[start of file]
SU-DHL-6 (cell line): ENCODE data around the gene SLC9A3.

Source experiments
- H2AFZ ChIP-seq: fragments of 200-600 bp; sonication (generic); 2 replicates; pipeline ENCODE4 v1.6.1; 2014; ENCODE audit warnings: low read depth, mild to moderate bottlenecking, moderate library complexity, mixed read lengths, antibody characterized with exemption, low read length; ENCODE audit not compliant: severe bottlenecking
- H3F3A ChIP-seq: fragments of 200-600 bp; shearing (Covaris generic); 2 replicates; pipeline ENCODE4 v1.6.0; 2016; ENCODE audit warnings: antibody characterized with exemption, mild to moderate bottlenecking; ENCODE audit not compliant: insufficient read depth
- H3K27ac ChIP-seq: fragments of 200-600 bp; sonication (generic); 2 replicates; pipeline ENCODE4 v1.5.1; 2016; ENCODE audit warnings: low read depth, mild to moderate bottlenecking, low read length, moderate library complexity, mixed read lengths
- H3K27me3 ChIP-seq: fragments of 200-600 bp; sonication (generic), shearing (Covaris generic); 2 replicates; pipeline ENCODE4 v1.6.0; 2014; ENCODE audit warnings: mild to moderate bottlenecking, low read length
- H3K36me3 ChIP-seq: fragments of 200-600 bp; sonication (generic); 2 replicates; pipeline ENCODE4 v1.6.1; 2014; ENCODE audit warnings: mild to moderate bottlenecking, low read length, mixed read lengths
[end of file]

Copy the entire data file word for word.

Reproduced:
SU-DHL-6 (cell line): ENCODE data around the gene SLC9A3.

Source experiments
- H2AFZ ChIP-seq: fragments of 200-600 bp; sonication (generic); 2 replicates; pipeline ENCODE4 v1.6.1; 2014; ENCODE audit warnings: low read depth, mild to moderate bottlenecking, moderate library complexity, mixed read lengths, antibody characterized with exemption, low read length; ENCODE audit not compliant: severe bottlenecking
- H3F3A ChIP-seq: fragments of 200-600 bp; shearing (Covaris generic); 2 replicates; pipeline ENCODE4 v1.6.0; 2016; ENCODE audit warnings: antibody characterized with exemption, mild to moderate bottlenecking; ENCODE audit not compliant: insufficient read depth
- H3K27ac ChIP-seq: fragments of 200-600 bp; sonication (generic); 2 replicates; pipeline ENCODE4 v1.5.1; 2016; ENCODE audit warnings: low read depth, mild to moderate bottlenecking, low read length, moderate library complexity, mixed read lengths
- H3K27me3 ChIP-seq: fragments of 200-600 bp; sonication (generic), shearing (Covaris generic); 2 replicates; pipeline ENCODE4 v1.6.0; 2014; ENCODE audit warnings: mild to moderate bottlenecking, low read length
- H3K36me3 ChIP-seq: fragments of 200-600 bp; sonication (generic); 2 replicates; pipeline ENCODE4 v1.6.1; 2014; ENCODE audit warnings: mild to moderate bottlenecking, low read length, mixed read lengths